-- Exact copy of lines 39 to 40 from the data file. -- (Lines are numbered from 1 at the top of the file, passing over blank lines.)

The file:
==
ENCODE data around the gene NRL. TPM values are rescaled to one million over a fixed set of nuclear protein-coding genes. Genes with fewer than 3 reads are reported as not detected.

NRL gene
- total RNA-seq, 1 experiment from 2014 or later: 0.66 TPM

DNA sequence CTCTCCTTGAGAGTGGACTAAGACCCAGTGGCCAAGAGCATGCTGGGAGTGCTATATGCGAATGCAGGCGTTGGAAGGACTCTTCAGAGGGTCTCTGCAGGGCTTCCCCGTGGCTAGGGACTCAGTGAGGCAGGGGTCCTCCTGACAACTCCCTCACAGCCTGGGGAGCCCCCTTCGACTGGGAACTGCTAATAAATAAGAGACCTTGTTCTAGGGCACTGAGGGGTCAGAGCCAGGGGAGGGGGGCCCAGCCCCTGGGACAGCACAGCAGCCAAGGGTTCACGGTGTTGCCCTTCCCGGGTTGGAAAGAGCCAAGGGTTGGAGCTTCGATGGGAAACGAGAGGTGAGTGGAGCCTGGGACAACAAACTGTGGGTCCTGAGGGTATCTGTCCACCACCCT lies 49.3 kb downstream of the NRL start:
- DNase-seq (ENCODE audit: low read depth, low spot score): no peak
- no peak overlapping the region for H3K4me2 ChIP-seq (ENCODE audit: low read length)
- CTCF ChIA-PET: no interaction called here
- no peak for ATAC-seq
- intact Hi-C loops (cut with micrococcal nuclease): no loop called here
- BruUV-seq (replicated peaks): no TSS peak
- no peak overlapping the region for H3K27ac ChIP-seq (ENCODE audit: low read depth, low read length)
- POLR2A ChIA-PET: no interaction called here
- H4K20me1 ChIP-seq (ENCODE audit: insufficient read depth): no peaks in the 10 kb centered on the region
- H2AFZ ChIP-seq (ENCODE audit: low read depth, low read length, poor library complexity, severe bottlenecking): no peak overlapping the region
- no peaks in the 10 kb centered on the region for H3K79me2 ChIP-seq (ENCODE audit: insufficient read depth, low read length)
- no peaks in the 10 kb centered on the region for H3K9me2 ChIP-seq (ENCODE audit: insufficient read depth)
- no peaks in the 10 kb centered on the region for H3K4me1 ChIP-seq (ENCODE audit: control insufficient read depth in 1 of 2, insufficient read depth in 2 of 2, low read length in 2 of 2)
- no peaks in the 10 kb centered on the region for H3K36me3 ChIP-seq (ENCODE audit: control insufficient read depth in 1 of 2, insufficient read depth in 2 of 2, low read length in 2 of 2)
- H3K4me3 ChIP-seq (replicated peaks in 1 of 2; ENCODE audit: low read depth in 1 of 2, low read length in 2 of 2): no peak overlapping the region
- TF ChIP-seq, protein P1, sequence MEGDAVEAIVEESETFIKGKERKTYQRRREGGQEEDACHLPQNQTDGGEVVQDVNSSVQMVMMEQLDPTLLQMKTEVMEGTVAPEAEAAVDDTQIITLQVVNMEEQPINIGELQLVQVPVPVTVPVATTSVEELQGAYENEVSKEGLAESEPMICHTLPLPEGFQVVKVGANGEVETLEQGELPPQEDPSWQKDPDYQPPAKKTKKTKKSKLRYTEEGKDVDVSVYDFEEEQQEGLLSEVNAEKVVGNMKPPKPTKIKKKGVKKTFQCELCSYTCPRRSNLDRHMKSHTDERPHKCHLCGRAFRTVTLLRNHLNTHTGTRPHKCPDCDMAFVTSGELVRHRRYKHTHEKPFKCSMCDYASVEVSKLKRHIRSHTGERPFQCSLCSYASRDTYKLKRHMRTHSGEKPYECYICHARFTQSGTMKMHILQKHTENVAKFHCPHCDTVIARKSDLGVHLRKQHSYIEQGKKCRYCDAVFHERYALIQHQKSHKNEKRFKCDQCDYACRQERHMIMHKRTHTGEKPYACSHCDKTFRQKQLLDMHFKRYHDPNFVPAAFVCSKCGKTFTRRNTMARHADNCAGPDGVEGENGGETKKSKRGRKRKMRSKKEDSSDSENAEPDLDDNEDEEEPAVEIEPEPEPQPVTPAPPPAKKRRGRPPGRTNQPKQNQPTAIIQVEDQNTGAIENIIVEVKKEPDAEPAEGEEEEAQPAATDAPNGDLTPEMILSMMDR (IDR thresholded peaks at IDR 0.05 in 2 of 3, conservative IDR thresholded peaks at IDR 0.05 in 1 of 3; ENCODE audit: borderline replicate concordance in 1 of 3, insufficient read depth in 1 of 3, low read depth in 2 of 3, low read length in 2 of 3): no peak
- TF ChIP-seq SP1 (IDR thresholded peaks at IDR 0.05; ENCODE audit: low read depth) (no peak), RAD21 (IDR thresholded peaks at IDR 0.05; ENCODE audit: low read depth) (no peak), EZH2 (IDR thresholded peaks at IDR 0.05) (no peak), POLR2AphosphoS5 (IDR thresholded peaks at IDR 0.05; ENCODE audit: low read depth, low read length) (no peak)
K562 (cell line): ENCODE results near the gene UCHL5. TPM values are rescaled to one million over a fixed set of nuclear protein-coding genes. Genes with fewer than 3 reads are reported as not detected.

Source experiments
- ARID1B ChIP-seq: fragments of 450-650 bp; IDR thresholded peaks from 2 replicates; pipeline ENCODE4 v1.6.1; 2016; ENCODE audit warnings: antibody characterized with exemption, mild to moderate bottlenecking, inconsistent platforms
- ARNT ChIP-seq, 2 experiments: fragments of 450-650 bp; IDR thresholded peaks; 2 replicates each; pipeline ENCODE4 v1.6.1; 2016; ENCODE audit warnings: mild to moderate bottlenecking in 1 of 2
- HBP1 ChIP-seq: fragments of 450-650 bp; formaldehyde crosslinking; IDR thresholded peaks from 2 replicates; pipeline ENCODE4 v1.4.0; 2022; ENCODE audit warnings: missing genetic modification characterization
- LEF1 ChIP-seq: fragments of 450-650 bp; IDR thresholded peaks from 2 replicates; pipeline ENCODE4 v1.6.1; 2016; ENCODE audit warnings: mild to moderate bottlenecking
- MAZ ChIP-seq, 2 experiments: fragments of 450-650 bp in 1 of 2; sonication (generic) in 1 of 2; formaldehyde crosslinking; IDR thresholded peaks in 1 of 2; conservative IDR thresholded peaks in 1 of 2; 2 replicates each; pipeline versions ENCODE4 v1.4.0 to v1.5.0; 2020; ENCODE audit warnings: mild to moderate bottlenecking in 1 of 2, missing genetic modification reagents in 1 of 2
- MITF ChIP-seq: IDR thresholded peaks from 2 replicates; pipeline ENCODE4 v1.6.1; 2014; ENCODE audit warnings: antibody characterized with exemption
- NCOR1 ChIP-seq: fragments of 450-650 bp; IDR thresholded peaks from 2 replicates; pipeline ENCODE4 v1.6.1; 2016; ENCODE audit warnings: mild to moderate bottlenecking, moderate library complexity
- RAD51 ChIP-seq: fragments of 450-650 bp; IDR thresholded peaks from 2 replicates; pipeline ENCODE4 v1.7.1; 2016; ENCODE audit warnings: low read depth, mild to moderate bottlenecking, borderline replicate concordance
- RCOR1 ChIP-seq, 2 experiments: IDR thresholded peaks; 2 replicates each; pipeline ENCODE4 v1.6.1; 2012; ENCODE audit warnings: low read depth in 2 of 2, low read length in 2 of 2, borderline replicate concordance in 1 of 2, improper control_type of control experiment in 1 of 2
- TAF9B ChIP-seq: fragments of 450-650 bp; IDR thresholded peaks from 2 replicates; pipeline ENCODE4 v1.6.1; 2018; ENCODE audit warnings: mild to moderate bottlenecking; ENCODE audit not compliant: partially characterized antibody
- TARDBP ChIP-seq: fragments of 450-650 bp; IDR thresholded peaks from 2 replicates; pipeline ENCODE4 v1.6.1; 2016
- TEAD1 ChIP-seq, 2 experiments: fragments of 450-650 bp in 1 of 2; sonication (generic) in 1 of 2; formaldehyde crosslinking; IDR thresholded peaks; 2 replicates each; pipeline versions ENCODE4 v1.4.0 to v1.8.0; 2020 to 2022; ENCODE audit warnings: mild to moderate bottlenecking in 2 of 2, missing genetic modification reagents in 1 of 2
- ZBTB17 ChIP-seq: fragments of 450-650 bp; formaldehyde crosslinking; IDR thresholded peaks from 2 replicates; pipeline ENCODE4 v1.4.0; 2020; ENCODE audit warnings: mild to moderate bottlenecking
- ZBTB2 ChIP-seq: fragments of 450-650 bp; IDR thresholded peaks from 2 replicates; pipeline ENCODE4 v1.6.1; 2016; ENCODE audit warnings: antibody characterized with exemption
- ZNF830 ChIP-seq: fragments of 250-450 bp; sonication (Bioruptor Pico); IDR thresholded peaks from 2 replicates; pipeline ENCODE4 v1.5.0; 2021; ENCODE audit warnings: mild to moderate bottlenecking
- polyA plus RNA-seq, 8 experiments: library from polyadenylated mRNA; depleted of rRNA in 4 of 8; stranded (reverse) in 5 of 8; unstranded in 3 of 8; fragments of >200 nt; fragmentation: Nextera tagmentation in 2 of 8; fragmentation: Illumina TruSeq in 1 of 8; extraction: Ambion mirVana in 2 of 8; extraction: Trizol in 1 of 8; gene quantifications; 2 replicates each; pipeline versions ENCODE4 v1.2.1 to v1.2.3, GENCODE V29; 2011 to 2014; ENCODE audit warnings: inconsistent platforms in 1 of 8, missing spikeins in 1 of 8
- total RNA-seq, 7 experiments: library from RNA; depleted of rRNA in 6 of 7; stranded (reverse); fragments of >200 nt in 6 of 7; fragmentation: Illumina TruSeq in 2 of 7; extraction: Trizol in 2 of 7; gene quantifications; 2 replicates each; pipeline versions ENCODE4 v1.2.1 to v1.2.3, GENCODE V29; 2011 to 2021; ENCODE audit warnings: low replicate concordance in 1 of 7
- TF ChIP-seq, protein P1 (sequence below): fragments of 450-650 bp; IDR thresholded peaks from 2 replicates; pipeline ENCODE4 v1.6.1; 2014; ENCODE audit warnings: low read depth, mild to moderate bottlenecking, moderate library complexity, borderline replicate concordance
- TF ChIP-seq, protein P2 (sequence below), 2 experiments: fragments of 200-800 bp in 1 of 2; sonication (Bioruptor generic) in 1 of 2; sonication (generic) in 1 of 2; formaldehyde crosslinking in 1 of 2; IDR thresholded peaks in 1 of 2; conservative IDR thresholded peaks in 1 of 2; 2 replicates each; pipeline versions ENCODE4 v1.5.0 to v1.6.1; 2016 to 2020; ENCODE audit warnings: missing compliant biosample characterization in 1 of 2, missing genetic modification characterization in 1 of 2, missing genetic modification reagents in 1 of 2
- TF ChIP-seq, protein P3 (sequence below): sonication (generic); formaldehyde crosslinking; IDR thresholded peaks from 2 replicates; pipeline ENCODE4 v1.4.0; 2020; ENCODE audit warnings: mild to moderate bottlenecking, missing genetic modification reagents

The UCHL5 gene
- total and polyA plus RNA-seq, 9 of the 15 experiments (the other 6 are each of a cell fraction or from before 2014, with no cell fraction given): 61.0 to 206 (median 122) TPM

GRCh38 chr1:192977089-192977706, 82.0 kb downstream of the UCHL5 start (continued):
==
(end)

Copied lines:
- polyA plus RNA-seq, 8 experiments: library from polyadenylated mRNA; depleted of rRNA in 4 of 8; stranded (reverse) in 5 of 8; unstranded in 3 of 8; fragments of >200 nt; fragmentation: Nextera tagmentation in 2 of 8; fragmentation: Illumina TruSeq in 1 of 8; extraction: Ambion mirVana in 2 of 8; extraction: Trizol in 1 of 8; gene quantifications; 2 replicates each; pipeline versions ENCODE4 v1.2.1 to v1.2.3, GENCODE V29; 2011 to 2014; ENCODE audit warnings: inconsistent platforms in 1 of 8, missing spikeins in 1 of 8
- total RNA-seq, 7 experiments: library from RNA; depleted of rRNA in 6 of 7; stranded (reverse); fragments of >200 nt in 6 of 7; fragmentation: Illumina TruSeq in 2 of 7; extraction: Trizol in 2 of 7; gene quantifications; 2 replicates each; pipeline versions ENCODE4 v1.2.1 to v1.2.3, GENCODE V29; 2011 to 2021; ENCODE audit warnings: low replicate concordance in 1 of 7